Healthcare Takes It on the Chin with Supply Chain Breaches
Published On June 21, 2021
Blog Post by Devon Wijesinghe, Chief Transformation Officer at CORL Technologies
Cyberattacks on the supply chain have been growing exponentially in the last several years. These attacks had introduced substantial social and political implications, as we saw with the recent attack against the Colonial Pipeline  that disrupted the supply of oil and gas for the southeastern U.S. region.
Healthcare has been hit the hardest of all industry segments at a time when we need to be firing on all cylinders to address and recover from a global pandemic. The supply chain attacks, in particular, have a greater impact to healthcare entities due to our increased dependency on third-party solutions to provide core capabilities for the care, treatment, and administration of healthcare delivery.
Supply chain breaches began as a threat to patient data and confidentiality, and have now evolved into events that put patient safety and operations routinely at risk. Healthcare’s dependency on cloud-hosted solutions to support its movement to digital healthcare models have exacerbated the matter.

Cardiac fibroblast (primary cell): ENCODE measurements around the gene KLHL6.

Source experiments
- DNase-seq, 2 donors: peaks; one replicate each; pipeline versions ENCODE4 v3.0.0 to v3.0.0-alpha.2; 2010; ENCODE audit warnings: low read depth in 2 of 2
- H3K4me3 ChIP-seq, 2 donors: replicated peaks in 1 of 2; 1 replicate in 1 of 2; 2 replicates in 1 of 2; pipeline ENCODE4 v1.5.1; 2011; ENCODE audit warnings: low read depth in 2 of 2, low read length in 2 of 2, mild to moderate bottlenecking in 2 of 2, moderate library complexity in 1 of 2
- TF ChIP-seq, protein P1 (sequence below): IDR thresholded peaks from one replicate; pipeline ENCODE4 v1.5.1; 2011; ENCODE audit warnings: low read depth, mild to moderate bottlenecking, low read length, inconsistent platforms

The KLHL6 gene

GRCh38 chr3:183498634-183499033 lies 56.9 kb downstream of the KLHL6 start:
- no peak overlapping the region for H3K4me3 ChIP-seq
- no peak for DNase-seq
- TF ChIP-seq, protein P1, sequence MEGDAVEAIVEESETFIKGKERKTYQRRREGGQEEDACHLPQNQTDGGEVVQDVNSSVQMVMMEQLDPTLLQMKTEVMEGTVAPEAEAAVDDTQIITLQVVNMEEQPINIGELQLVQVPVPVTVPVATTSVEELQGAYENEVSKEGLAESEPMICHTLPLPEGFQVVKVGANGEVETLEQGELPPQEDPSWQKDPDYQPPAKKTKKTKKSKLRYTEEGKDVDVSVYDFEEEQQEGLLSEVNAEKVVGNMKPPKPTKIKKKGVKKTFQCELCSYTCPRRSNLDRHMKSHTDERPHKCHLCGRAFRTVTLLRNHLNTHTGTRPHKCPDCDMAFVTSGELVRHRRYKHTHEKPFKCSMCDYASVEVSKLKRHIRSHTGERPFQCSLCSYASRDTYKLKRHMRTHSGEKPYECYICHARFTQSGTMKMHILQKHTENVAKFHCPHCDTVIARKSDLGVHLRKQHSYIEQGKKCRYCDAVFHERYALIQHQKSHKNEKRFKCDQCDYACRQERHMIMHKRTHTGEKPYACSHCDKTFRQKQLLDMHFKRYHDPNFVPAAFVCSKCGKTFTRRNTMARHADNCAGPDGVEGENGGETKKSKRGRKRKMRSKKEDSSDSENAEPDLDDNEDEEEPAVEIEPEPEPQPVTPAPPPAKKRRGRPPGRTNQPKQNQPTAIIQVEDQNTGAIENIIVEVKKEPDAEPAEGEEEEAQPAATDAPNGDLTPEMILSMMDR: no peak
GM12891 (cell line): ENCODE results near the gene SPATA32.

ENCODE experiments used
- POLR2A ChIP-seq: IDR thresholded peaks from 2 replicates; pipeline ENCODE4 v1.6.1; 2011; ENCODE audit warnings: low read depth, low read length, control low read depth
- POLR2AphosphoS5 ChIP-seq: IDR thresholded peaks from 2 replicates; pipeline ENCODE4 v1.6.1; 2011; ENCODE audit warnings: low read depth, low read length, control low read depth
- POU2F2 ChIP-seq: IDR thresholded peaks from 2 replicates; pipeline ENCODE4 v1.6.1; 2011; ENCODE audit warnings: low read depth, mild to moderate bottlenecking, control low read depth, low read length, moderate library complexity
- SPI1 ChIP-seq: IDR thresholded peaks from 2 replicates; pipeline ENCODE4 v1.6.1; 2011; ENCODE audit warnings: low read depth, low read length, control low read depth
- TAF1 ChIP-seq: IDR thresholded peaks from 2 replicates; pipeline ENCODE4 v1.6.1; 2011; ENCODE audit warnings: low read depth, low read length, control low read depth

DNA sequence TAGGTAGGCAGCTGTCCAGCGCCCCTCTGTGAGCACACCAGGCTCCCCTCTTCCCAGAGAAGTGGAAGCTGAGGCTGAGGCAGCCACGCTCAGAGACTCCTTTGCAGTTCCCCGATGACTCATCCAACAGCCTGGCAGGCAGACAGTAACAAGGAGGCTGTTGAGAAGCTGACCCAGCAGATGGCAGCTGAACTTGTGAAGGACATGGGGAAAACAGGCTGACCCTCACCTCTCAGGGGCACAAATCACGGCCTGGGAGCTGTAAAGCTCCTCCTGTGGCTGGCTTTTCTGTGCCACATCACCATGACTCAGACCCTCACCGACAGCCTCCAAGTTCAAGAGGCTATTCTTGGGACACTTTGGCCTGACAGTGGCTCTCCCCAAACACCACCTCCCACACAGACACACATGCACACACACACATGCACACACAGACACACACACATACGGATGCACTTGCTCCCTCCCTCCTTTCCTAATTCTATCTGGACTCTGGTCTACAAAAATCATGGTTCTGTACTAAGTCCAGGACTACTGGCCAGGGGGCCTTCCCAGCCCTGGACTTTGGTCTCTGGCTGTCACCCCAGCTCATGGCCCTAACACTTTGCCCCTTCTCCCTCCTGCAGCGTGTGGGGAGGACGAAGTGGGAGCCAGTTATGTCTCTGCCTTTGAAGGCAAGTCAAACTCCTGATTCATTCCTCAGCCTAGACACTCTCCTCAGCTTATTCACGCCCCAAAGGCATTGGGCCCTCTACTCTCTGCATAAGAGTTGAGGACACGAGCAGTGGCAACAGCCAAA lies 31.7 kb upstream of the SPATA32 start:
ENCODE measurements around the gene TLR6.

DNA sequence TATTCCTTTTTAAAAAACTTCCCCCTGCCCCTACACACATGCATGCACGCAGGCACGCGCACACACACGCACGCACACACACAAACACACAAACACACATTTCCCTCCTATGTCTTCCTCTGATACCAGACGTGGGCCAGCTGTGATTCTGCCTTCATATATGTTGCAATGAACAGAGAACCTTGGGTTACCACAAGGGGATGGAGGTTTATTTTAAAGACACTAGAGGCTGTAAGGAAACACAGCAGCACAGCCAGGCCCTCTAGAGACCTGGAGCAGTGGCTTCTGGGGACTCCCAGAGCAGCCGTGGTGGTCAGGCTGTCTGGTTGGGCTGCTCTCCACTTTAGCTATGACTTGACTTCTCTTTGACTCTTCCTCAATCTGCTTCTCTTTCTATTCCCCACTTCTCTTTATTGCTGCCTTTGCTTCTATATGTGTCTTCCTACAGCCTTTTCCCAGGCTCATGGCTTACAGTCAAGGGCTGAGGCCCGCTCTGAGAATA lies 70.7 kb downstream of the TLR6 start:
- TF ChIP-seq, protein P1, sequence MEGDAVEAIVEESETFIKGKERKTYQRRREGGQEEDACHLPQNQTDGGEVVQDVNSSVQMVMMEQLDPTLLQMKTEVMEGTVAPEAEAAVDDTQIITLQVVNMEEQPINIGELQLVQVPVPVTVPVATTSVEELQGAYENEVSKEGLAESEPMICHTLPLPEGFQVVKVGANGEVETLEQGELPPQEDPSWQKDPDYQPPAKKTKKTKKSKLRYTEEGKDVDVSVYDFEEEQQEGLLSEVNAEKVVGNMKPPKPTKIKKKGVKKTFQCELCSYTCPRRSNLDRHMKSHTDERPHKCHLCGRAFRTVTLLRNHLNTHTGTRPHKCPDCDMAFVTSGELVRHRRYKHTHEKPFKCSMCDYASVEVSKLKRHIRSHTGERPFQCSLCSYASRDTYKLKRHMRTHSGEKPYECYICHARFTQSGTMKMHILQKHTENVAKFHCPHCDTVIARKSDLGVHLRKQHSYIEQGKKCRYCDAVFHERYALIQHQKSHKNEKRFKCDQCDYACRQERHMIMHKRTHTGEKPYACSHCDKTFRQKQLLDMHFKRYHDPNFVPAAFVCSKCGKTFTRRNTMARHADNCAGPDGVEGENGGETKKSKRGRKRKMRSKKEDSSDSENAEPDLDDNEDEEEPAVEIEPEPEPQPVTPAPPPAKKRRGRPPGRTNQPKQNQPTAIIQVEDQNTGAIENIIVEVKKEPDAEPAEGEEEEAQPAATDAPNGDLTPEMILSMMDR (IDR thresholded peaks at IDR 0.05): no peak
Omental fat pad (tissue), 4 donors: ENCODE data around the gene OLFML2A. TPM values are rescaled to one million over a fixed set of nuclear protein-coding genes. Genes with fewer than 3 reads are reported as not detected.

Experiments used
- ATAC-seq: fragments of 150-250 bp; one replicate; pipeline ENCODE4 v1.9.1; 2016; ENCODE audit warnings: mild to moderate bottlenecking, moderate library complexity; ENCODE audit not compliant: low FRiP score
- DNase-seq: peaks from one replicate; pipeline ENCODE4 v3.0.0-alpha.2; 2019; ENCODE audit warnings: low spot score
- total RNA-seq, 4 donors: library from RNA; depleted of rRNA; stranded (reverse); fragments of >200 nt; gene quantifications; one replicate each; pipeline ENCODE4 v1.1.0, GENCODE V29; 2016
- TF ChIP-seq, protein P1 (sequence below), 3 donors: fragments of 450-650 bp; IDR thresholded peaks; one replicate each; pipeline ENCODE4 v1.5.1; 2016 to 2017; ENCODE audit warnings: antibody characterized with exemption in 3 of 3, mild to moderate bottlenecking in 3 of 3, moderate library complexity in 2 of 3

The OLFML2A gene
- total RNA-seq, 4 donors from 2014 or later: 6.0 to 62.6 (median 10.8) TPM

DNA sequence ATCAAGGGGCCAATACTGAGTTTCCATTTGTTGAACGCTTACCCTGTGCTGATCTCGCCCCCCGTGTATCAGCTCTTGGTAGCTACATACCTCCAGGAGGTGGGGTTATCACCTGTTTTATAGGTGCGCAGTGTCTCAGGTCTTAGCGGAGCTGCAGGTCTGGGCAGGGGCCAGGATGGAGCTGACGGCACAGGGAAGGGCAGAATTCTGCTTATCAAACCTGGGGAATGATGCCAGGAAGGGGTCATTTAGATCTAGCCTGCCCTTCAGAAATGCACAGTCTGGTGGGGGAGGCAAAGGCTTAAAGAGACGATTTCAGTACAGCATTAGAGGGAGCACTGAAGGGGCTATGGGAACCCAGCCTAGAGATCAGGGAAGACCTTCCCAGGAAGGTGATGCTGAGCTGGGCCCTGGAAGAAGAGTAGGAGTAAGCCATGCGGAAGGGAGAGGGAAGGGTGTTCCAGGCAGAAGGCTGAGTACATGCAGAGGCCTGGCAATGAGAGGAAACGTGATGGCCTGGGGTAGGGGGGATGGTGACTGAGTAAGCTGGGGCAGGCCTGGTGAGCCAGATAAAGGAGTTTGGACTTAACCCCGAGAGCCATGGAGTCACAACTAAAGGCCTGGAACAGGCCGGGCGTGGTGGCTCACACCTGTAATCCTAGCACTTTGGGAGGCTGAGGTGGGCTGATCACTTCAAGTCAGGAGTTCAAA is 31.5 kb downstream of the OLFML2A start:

Regulators like OCR are also shifting focus to the management of third-party risks for covered entities and business associates alike.
Healthcare is Hardest Hit Industry Sector
A new report from the Identity Theft Research Center (ITRC) cites healthcare as the industry sector with the highest volume of breach events in the past two years. 
The ITRC report notes a 42 percent rise in the number of supply chain attacks. This includes supply chain attacks at 27 third-party vendors in Q1 2021, including global IT provider Accellion, which impacted 137 US organizations and 7 million individuals (more on that breach is provided below). For some context on trending of attacks, there were 19 supply chain attacks in Q4 2020.
Top Supply Chain Breaches Impacting Healthcare Entities in 2020-2021